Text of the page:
Joel Chandler Harris and Folklore
Folklore in America
The term “folk-lore” emerged in the mid-nineteenth century when an interest in the traditional beliefs, legends, and customs among groups of people became an established subject of intellectual and scientific pursuit. The Brothers Grimm and their celebrated collections of European folk tales and fairy tales, the first of which was published in 1812, are among the pioneers of folklorist work in Europe. Folklore as a scholarly discipline (also called folkloristics) has a longer tradition in Europe than in the United States which first established its American Folklore Society (AFS) in 1888. Prior to the founding of the AFS, however, early nineteenth century Americans had already begun to express interest recording and analyzing the songs and cultures of Native American peoples. In the mid-1800s, Henry Rowe Schoolcraft, considered the father of American folklore, articulated a systematic concept for folklore as a discipline based on his work recording the oral traditions of the Ojibwa.
Interest in African American folklore was nonexistent until the second half of the nineteenth century when William Francis Allen and two other collectors compiled a book of slave songs published in 1867. Soon thereafter, Joel Chandler Harris’s popular Uncle Remus tales would help foster a wider interest in African American folklore. Perhaps because of Harris’s central role in bringing widespread attention to the folktales of African Americans, the dominant subject of scholarly commentary on Harris concerns his reputation and legacy as a folklorist and linguist. [Keenan, Hugh T., and R. Bruce Bickley. Joel Chandler Harris: An Annotated Bibliography of Criticism, 1977-1996: With Supplement, 1892-1976. Westport, Conn: Greenwood Press, 1997. xi. Print.]
Joel Chandler Harris as Folklorist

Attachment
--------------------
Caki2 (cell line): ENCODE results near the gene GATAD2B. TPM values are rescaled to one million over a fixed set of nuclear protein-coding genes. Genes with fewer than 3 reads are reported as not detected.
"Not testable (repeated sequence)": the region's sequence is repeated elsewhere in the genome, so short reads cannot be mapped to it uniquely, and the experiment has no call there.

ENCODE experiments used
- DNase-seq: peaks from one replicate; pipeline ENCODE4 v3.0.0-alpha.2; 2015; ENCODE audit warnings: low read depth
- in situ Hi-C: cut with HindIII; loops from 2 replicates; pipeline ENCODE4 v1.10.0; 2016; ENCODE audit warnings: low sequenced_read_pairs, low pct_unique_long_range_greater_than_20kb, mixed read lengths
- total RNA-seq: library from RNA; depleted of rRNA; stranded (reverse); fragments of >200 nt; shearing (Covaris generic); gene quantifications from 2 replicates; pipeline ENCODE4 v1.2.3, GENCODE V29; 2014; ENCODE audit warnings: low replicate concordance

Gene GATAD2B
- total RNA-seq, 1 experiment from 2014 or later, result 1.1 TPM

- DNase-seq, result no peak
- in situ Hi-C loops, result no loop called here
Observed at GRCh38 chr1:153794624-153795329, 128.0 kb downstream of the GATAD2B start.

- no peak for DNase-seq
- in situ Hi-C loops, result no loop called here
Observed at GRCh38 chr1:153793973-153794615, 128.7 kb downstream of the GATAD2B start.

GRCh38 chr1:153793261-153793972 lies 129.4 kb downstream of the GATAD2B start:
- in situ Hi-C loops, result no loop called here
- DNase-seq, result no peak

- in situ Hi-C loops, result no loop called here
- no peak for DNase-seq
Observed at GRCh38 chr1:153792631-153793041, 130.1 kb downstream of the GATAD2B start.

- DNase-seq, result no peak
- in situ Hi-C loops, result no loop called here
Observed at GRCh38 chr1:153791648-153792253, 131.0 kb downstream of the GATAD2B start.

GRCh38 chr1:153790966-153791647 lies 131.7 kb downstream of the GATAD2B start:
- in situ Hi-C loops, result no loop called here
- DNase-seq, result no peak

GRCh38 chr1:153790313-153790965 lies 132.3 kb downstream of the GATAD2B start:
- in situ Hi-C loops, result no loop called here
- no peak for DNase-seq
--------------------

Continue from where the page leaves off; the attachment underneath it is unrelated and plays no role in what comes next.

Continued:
Harris’s own sense of himself as a folklorist is complicated and contradictory. In later years, he staunchly denied being anything more than a collector and downplayed the value of scientific, mechanical approaches to stories. [Baer, Florence E. “Joel Chandler Harris: An ‘Accidental’ Folklorist.” Critical Essays on Joel Chandler Harris. Ed. Bruce R. Bickley. Boston, Mass: G.K. Hall, 1981. 191. Print.] But his earlier work suggests that this dismissal of the folklorist branch of study was a later development and potentially masked some degree of professional disappointment. As a young man, Harris enthusiastically pursued folklorist studies, subscribing to the British Folk-Lore Journal and becoming a charter member of the American Folklore Society. [Baer 189.] His lengthy introduction to Nights with Uncle Remus which situated the tales within the professional discourse of the discipline indicated Harris’s interest in contributing to the community of professional folklorists. [Baer 190.] The cause of Harris’s eventual disenchantment with the field is unclear, but Florence E. Baer speculates that the failure of the folklorist community to respond to or even acknowledge Harris’s efforts to enter the field prompted him to disavow any interest in the discipline. [Baer 191.] Nonetheless, Harris was an important figure to the study of American folklore. Bickley and Keenan note that “[t]he immense popularity of the Uncle Remus books inspired amateur and professional folklorists—black, white, continental, eastern, and Native American—to pay more attention to their folk heritages.” [Bickley and Keenan xi.]